From Alaska to Florida, millions of immigrants and their supporters took to the streets across the United States to rally for immigrant rights in the spring of 2006. The scope and size of their protests, rallies, and boycotts made these the most significant events of political activism in the United States since the 1960s. This accessibly written volume offers the first comprehensive analysis of this historic moment. Perfect for students and general readers, its essays, written by a multidisciplinary group of scholars and grassroots organizers, trace the evolution and legacy of the 2006 protest movement in engaging, theoretically informed discussions. The contributors cover topics including unions, churches, the media, immigrant organizations, and immigrant politics. Today, one in eight U.S. residents was born outside the country, but for many, lack of citizenship makes political voice through the ballot box impossible. This book helps us better understand how immigrants are making their voices heard in other ways.
This book provides a fresh and even-handed account of the newly modernized AARP (formerly the American Association of Retired Persons)--the 40-million member insurance giant and political lobby that continues to set the national agenda for Medicare and Social Security. Frederick R. Lynch addresses AARP's courtship of 78 million aging baby boomers and the possibility of harnessing what may be the largest ever senior voting bloc to defend threatened cutbacks to Social Security, Medicare, and under-funded pension systems. Based on years of research, interviews with key strategists, and analyses of hundreds documents, One Nation under AARP profiles a largely white generation, raised in the relatively tranquil 1950s and growing old in a twenty-first century nation buffeted by rapid economic, cultural, and demographic change. Lynch argues that an ideologically divided boomer generation must decide whether to resist entitlement reductions through its own political mobilization or, by default, to empower AARP as it tries to shed its "greedy geezer" stereotype with an increasingly post-boomer agenda for multigenerational equity.
What was it like to grow up German during Hitler's Third Reich? In this extraordinary book, Frederic C. Tubach returns to the country of his roots to interview average Germans who, like him, came of age between 1933 and 1945. Tubach sets their recollections and his own memories into a broad historical overview of Nazism--a regime that shaped minds through persuasion (meetings, Nazi Party rallies, the 1936 Olympics, the new mass media of radio and film) and coercion (violence and political suppression). The voices of this long-overlooked population--ordinary people who were neither victims nor perpetrators--reveal the rich complexity of their attitudes and emotions. The book also presents selections from approximately 80,000 unpublished letters (now archived in Berlin) written during the war by civilians and German soldiers. Tubach powerfully provides new insights into Germany's most tragic years, offering a nuanced response to the abiding question of how a nation made the quantum leap from anti-Semitism to systematic genocide.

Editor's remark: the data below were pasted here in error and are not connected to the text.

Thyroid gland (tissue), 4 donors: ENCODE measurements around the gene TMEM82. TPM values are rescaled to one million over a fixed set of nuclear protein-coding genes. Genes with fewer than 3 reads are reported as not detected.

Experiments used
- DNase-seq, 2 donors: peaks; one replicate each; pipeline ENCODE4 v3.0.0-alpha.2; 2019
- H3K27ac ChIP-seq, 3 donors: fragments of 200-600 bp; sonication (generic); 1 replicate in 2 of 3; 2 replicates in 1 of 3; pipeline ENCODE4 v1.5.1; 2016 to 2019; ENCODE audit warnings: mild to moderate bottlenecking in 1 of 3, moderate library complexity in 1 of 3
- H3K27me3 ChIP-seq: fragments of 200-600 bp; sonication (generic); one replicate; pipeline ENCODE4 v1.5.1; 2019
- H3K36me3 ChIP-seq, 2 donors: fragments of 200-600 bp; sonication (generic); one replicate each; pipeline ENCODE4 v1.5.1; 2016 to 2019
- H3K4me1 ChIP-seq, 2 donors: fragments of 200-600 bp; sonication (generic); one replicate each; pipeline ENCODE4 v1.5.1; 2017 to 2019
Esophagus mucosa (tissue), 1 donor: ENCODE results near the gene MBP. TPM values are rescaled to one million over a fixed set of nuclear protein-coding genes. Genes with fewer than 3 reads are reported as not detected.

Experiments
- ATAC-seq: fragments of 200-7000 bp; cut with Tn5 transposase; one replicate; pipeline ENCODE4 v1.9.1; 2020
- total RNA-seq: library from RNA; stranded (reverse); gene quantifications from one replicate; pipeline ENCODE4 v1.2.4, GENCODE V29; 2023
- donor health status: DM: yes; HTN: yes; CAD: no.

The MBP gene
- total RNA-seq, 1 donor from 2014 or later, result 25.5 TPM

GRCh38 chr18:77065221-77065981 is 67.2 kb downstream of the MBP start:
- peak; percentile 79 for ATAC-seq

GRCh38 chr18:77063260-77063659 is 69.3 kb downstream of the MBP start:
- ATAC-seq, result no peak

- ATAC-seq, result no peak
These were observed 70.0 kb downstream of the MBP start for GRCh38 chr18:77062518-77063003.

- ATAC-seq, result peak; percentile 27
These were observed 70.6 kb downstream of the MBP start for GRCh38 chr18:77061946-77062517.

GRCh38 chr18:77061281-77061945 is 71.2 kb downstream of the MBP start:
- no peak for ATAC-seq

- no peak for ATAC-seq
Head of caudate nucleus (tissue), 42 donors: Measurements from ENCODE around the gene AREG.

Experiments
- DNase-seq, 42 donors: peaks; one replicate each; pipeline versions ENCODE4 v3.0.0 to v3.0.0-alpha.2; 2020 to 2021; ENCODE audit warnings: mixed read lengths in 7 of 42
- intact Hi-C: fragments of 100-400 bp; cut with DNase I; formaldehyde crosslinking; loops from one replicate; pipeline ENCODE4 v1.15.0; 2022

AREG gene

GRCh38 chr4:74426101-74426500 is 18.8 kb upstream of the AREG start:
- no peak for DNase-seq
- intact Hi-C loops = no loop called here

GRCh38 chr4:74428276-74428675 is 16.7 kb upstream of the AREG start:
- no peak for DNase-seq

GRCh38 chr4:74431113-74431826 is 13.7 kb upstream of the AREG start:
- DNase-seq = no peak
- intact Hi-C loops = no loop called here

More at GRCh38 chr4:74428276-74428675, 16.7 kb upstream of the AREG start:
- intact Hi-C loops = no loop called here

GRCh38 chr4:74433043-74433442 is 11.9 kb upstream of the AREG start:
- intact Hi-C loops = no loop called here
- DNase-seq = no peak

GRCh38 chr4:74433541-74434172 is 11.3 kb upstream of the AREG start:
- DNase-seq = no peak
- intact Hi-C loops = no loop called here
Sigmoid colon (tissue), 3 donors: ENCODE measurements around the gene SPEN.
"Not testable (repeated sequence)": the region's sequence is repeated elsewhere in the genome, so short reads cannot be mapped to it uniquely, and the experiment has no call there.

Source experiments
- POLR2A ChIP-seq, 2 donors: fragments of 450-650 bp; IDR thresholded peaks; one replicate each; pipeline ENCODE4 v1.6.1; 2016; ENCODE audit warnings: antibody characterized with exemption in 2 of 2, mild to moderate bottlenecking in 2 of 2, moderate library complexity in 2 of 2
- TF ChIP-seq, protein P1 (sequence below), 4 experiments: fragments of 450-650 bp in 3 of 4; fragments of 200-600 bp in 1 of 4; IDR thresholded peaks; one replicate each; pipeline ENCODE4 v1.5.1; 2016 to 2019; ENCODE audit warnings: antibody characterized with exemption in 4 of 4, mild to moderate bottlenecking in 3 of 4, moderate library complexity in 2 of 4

Illuminating the processes and patterns that link genotype to phenotype, epigenetics seeks to explain features, characters, and developmental mechanisms that can only be understood in terms of interactions that arise above the level of the gene. With chapters written by leading authorities, this volume offers a broad integrative survey of epigenetics. Approaching this complex subject from a variety of perspectives, it presents a broad, historically grounded view that demonstrates the utility of this approach for understanding complex biological systems in development, disease, and evolution. Chapters cover such topics as morphogenesis and organ formation, conceptual foundations, and cell differentiation, and together demonstrate that the integration of epigenetics into mainstream developmental biology is essential for answering fundamental questions about how phenotypic traits are produced.